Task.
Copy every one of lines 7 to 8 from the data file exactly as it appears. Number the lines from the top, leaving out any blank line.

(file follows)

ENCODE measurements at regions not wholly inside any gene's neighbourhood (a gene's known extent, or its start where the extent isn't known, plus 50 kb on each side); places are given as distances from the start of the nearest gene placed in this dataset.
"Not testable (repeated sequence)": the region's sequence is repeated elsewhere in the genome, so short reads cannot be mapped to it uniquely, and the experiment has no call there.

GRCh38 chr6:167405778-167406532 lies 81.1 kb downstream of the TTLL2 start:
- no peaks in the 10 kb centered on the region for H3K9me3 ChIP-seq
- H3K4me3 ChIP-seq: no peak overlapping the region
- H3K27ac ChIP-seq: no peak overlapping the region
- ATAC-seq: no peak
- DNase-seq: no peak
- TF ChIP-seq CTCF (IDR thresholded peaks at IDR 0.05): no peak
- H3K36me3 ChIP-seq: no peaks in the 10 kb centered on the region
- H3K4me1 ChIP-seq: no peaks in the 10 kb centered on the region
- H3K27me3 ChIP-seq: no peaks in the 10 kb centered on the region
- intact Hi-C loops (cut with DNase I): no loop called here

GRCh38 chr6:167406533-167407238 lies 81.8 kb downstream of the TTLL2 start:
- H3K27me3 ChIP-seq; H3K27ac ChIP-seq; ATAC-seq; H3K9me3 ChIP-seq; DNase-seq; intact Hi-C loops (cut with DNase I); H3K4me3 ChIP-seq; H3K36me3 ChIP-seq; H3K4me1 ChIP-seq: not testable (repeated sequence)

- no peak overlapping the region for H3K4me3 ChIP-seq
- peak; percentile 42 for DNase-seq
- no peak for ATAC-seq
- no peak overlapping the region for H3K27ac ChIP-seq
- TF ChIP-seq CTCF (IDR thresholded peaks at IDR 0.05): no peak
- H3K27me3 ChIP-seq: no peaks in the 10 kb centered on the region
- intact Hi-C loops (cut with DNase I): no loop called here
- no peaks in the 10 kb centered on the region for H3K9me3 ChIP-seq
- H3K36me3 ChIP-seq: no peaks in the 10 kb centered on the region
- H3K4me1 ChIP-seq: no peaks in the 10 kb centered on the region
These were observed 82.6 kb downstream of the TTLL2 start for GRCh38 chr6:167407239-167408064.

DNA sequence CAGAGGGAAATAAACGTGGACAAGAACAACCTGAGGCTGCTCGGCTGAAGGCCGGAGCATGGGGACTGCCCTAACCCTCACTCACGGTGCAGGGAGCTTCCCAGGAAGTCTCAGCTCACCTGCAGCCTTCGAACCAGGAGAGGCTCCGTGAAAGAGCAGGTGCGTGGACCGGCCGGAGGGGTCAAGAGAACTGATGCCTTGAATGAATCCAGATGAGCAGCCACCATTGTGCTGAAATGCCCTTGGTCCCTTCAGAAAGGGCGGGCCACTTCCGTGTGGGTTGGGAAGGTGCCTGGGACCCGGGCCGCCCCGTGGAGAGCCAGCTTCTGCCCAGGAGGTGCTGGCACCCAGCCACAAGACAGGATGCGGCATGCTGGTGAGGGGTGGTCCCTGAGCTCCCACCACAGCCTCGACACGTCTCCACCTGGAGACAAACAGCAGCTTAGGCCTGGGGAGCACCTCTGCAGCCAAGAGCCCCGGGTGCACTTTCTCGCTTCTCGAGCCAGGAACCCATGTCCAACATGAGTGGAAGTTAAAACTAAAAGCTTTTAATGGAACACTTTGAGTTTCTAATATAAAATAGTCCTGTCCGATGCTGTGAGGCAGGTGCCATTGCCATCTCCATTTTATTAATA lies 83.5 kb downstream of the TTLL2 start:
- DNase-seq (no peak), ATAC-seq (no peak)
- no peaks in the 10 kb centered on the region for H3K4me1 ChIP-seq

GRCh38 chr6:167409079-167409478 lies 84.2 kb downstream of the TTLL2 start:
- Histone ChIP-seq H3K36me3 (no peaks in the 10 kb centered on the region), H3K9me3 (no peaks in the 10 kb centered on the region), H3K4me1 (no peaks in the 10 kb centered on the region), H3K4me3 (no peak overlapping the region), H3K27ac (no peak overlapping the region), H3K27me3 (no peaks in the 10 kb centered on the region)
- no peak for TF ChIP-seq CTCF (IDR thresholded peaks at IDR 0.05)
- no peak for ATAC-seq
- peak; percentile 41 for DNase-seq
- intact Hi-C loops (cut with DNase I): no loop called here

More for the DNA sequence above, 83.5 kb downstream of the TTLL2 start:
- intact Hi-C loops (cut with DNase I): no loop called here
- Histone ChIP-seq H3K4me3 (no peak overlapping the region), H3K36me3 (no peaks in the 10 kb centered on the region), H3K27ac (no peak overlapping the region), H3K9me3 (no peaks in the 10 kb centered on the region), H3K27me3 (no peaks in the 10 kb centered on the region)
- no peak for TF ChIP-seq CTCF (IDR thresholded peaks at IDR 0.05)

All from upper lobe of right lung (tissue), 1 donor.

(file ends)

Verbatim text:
- ATAC-seq: no peak
- DNase-seq: no peak